After its partial reopening on June 1st, Mohegan Sun has now announced that it will lay off an undetermined number of employees “as a result of the impact of COVID-19.”

The giant Connecticut casino agreed to temporarily shut down on March 17, 2020, as the coronavirus pandemic was spreading across the state, and at that time furloughed nearly its entire workforce. Since the casino’s partial reopening in June, approximately 75 percent of the 3,828 furloughed employees were called back, according to Mohegan Sun President and General Manager, Jeff Hamilton.

Local newspaper, The Day, reports that Hamilton indicated via text message that employees are still being called back while others are being put into “open positions.”

In a statement, the president and GM said…

“As a result of the impact of COVID-19, effective September 30th, 2020 Mohegan Sun will conclude our furlough program that has been in place since March 2020.

This will reduce our workforce for team members who have not been called back to work prior to the end of September. We are working with affected team members to find new positions and are offering retraining in areas of demand such as table games.”

“This difficult decision came after careful consideration and was driven by the unprecedented circumstances created by the pandemic, including reduced capacity and the inability to open all of the property amenities,” Hamilton reportedly said.

Strong comeback:

After the reopening, the source reported that in its first two weeks after resuming operations on June 1st, the 300,000-plus square feet gaming and entertainment venue did more business at its slot machines and table games than in the same 14-day period the year prior.

The competing Mashantucket Pequot Tribal Nation-owned and operated Foxwoods Resort Casino in Mashantucket shared similar success upon reopening.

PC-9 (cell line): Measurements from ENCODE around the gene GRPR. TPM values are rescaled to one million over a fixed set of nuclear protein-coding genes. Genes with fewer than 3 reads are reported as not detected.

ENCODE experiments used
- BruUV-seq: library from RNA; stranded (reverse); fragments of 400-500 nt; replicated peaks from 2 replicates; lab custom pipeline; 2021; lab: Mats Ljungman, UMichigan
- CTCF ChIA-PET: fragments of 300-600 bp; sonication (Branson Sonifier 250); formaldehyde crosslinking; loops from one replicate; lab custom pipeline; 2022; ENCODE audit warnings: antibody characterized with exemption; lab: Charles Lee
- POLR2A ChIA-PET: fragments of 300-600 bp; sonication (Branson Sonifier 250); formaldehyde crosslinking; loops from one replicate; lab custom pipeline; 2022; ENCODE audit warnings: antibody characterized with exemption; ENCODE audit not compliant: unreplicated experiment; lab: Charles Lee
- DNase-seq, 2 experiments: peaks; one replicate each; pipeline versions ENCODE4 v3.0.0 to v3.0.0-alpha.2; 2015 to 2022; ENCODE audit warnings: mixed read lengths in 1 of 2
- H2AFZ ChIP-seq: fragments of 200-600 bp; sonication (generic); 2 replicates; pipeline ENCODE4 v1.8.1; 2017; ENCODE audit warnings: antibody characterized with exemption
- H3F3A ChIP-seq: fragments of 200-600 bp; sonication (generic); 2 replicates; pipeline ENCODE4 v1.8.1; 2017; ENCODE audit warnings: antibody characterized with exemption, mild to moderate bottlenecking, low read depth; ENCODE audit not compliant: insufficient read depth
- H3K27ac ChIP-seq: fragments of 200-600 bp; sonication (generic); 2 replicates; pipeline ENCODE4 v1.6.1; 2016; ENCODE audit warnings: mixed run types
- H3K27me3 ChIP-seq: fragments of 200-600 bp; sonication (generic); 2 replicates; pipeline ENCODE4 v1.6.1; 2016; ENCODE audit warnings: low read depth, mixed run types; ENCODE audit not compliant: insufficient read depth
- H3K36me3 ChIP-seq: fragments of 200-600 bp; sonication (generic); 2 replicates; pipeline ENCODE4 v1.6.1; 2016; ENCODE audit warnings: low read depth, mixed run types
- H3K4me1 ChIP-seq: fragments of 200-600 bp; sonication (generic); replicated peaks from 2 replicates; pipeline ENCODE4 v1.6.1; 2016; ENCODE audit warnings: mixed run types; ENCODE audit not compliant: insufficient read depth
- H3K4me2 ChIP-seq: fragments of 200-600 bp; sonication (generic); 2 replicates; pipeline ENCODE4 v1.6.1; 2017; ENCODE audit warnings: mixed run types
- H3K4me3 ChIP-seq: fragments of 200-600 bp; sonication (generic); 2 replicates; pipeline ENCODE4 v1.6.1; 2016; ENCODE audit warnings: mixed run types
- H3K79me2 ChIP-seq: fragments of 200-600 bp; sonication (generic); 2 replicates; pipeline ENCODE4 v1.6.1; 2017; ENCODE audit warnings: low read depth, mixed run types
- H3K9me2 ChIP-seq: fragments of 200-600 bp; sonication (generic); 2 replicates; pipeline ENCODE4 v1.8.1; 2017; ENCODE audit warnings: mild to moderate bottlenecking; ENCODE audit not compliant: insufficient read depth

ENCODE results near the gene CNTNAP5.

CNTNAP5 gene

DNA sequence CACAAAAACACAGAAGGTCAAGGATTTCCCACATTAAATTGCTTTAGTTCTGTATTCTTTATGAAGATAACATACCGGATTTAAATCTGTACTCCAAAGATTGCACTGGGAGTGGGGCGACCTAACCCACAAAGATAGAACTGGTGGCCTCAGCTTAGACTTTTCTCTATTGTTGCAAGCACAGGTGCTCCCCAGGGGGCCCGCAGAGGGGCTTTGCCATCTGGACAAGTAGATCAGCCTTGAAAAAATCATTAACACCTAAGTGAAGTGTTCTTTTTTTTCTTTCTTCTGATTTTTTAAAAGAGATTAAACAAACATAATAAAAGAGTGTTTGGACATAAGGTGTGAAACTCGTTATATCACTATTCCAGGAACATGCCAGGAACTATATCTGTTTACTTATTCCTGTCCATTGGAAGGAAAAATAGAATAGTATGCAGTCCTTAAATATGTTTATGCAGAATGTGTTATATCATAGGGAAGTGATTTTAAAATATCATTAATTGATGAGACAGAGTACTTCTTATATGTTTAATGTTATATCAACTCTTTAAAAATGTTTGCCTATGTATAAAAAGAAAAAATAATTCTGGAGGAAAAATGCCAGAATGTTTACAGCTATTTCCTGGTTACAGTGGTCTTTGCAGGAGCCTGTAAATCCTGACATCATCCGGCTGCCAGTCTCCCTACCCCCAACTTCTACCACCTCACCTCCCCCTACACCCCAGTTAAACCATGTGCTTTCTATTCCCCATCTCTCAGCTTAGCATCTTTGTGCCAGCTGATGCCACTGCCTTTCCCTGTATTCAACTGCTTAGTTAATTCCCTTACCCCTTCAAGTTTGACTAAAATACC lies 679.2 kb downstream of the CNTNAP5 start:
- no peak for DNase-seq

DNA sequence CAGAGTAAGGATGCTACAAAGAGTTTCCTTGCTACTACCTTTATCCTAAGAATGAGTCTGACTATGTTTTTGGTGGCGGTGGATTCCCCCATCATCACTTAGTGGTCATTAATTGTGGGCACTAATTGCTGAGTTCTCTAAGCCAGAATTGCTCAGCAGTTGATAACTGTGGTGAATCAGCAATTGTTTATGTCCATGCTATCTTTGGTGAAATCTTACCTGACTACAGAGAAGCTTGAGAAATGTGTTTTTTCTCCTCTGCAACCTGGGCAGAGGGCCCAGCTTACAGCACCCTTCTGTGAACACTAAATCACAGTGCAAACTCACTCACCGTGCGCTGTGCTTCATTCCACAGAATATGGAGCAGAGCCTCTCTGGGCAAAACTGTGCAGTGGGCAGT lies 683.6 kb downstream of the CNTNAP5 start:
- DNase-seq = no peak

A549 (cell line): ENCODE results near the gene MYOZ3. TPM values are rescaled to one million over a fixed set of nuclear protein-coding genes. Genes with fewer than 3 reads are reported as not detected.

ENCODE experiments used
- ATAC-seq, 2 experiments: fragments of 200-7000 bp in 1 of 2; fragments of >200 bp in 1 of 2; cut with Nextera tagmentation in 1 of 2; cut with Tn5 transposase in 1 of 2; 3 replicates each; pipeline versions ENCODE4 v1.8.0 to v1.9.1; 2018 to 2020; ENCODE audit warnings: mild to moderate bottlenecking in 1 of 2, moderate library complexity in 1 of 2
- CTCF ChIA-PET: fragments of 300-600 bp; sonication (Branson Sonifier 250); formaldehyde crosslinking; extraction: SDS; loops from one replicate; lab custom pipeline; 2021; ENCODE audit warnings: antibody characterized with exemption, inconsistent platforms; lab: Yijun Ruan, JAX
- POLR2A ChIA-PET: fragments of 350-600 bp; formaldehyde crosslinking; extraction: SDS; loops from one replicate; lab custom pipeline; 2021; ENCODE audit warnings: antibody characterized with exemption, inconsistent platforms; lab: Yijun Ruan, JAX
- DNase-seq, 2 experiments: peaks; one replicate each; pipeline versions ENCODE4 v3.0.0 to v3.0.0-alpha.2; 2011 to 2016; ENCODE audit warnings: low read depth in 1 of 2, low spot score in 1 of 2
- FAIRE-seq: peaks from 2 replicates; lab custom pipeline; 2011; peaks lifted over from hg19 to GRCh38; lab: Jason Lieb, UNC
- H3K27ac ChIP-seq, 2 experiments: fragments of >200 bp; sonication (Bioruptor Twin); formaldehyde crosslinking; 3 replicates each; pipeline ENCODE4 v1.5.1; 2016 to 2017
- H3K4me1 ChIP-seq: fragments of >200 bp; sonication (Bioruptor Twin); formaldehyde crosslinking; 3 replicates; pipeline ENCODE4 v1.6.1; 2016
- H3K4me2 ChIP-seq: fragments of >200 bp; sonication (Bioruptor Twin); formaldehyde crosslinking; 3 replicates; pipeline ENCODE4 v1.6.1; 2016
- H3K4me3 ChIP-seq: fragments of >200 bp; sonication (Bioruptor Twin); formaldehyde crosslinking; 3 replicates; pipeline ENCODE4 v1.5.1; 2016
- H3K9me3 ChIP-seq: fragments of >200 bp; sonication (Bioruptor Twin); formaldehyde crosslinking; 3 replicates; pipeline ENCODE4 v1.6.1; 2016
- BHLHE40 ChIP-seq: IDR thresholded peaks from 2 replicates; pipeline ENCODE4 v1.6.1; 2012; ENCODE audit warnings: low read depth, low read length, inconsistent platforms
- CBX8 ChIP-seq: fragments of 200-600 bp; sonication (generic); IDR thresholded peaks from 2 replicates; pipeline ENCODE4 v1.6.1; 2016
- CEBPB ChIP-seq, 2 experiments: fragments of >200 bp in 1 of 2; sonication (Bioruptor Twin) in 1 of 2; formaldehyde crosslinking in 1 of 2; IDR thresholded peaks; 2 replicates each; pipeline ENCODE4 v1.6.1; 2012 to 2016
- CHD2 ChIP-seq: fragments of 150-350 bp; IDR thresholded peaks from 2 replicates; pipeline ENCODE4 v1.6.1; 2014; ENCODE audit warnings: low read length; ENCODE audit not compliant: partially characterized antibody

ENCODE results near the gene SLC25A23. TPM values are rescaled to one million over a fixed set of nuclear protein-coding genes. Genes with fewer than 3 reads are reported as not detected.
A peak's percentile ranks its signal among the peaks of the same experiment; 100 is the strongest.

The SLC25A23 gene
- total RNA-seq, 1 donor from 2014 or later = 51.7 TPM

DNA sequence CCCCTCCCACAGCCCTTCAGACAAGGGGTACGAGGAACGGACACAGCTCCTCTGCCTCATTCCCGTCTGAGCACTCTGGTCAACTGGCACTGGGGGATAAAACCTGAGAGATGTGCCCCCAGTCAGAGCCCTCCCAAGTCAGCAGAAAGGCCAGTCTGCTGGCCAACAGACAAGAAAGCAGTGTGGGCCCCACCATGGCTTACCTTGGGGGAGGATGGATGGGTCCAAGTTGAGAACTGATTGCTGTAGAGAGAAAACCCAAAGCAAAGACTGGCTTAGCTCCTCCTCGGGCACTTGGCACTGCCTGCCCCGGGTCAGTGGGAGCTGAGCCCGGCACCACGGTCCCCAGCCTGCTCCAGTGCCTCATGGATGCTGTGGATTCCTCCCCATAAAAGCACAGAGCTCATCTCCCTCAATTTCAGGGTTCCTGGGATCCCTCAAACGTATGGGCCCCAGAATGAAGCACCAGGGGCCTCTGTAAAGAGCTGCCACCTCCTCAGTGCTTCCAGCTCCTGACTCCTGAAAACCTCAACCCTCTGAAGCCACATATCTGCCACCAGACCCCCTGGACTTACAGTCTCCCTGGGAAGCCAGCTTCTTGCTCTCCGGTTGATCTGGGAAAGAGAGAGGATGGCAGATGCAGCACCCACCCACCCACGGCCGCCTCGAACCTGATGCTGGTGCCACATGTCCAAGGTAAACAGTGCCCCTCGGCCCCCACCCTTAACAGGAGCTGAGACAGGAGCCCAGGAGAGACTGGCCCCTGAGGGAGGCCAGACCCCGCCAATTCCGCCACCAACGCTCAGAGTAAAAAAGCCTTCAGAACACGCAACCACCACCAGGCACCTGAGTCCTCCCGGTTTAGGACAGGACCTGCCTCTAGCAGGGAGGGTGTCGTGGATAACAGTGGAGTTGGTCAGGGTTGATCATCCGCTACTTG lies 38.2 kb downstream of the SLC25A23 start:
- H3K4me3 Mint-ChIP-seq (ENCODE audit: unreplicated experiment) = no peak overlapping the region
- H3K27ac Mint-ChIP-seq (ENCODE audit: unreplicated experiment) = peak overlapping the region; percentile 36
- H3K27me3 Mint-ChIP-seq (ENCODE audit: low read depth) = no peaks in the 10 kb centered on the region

In July, Hamilton said that with the exception of its nongaming revenues, that from a cash-flow perspective, June 2020 was the best June in Mohegan Sun’s history. In its slot machine report released in July, the casino reported it kept, or “won,” $45.5 million in slots revenue in June, a 3 percent decline over June 2019. That’s despite having deactivated nearly half of its machines to promote social distancing.

Areas that remain closed and where most of the employees were not called back to work include the Mohegan Sun Arena, where major events draw large crowds to the property, the Earth Expo Center, the poker room and buffet, among others.

Hamilton acknowledgment:

The Day reports that in a private YouTube video prepared for employees, Hamilton acknowledges that at the time the casino shut down, he said none of the employees would lose their jobs. He reportedly says that he “thought the impact on the business would be minimal,” that when they closed, he thought they would reopen “in a week or two.” But, he says, the casino remained shuttered through the spring and ended up being closed for a total of 76 days.

Hamilton reportedly goes on to say in the video…

“We’ve gotten to a point where we can’t reasonably say to all of our team members that you’re going to return to work soon and in some cases, if ever.

“Some aspects of the business are just changing based upon this pandemic. … My hope is that we get to a point where Mohegan Sun looks more like it did in January of this year … but there’s so much uncertainty.”

Estimated affects:

A second source, reports that the company said they are working with affected team members to find new positions while also offering retraining in areas of demand like table games.

State Sen. Cathy Osten, who represents District 19, which includes the surrounding communities of Columbia, Franklin, Hebron, Lebanon, Ledyard, Lisbon, Marlborough, Montville, Norwich & Sprague, reportedly said she was told some 1,000 employees could be affected. That number, however, has not been confirmed by Mohegan Sun officials to the news agency.

Osten said…

“They have told me they have about 1,000 workers who were already collecting unemployment on a furlough status who will be losing their health care at the end of September.”

Voluntary closures:

In a cooperative agreement with the state of Connecticut, the Mashantucket Pequot and Mohegan tribal nations agreed on March 16 to close their respective casino resorts for the first time since they opened in the 1990s due to the COVID-19 threat. And while the Connecticut executive order agreed-upon by Governor Ned Lamont and Govs. Andrew Cuomo of New York and Phil Murphy of New Jersey closed venues that attract crowds of more than 50, it exempted the tribal casinos.

The tribe’s Mohegan Gaming and Entertainment enterprise is responsible for overseeing operations at numerous North American casinos including the Mohegan Sun Pocono casino in Wilkes-Barre, which is owned and operated by Downs Racing, L.P, a subsidiary of the tribe’s casino arm.